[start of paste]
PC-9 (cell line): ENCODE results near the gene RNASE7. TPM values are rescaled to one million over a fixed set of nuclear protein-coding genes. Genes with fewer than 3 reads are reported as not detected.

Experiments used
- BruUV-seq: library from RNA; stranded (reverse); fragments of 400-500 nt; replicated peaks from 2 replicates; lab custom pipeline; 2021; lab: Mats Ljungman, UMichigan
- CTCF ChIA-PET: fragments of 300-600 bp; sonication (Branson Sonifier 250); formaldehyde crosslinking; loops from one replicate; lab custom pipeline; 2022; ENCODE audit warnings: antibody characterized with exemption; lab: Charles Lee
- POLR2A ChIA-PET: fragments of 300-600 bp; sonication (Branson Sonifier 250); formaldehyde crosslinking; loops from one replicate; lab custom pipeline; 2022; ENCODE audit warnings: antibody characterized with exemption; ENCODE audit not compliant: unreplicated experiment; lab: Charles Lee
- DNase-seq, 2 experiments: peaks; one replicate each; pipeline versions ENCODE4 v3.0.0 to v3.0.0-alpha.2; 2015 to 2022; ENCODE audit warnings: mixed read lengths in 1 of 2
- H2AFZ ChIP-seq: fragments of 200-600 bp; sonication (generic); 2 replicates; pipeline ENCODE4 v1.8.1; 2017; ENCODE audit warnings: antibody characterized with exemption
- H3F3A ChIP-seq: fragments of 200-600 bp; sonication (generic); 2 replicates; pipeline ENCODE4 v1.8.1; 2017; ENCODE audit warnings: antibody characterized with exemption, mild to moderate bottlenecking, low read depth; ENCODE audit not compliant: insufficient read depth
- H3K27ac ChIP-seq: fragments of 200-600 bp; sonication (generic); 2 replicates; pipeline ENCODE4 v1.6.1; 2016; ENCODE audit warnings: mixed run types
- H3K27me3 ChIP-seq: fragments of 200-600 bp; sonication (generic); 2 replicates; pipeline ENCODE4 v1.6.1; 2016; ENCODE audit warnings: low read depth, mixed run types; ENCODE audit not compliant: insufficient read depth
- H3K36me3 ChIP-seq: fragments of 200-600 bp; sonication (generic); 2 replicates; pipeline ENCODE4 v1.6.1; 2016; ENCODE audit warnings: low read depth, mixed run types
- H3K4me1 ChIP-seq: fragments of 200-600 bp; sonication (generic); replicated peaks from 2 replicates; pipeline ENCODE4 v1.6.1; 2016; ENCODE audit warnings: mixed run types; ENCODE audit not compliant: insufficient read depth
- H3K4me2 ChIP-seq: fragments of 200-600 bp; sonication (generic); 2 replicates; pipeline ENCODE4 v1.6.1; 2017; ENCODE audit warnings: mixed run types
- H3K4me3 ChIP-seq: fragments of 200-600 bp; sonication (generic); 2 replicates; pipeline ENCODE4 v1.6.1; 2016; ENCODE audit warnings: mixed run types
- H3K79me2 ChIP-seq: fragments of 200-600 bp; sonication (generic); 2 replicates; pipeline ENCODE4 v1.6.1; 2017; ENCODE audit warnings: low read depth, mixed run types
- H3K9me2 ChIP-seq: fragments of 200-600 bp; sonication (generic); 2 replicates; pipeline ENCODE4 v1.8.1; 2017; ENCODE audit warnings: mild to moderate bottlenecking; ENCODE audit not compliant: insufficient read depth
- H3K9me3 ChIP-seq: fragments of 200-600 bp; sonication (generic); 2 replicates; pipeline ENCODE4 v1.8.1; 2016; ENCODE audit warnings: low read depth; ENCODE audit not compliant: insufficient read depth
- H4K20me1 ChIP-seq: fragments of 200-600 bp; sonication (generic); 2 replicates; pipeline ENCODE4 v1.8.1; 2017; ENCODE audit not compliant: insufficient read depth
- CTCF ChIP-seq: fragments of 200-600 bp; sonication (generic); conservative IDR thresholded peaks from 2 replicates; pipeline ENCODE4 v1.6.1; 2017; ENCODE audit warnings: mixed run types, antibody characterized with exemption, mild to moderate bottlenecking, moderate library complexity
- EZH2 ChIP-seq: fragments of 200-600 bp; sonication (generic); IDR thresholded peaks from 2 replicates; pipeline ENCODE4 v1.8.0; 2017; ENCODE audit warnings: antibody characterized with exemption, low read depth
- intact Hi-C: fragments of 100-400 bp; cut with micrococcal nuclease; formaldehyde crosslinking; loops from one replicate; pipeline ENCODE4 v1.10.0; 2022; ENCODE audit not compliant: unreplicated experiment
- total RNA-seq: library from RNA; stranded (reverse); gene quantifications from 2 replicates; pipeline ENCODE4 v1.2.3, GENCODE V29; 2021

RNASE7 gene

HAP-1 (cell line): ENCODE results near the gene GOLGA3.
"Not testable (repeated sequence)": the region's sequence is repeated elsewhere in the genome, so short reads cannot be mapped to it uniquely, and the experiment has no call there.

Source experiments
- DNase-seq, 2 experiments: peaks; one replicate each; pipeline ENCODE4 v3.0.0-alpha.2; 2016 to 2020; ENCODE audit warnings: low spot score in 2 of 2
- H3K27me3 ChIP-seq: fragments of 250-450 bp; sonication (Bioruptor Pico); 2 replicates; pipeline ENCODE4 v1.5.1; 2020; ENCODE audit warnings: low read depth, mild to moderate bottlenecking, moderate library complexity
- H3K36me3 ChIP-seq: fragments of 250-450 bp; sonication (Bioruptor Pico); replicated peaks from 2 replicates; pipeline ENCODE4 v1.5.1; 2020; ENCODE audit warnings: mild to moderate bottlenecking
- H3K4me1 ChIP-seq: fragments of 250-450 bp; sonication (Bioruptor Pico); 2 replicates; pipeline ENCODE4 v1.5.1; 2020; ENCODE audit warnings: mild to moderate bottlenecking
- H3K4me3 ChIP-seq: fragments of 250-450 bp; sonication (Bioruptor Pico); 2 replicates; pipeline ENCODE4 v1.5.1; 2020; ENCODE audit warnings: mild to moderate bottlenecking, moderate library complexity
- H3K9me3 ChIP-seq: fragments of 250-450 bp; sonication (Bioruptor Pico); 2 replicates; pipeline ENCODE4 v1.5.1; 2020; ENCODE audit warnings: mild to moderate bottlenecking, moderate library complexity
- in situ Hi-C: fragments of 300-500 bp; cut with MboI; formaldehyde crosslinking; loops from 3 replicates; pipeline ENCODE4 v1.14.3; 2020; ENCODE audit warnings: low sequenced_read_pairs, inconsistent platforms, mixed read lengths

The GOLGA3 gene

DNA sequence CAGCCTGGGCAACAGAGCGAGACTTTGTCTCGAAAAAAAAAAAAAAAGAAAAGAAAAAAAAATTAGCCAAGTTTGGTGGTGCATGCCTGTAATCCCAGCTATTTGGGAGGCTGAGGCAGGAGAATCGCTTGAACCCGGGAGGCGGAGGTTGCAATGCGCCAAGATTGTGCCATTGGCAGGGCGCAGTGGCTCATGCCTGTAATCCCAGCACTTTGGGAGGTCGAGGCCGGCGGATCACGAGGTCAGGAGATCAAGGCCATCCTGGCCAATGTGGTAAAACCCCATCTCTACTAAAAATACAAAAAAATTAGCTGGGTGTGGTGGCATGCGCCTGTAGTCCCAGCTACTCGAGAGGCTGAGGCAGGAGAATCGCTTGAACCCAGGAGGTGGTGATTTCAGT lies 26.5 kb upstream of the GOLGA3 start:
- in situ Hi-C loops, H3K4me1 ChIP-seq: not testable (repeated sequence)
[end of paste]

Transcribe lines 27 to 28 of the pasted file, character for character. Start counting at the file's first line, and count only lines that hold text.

- DNase-seq, 2 experiments: peaks; one replicate each; pipeline ENCODE4 v3.0.0-alpha.2; 2016 to 2020; ENCODE audit warnings: low spot score in 2 of 2
- H3K27me3 ChIP-seq: fragments of 250-450 bp; sonication (Bioruptor Pico); 2 replicates; pipeline ENCODE4 v1.5.1; 2020; ENCODE audit warnings: low read depth, mild to moderate bottlenecking, moderate library complexity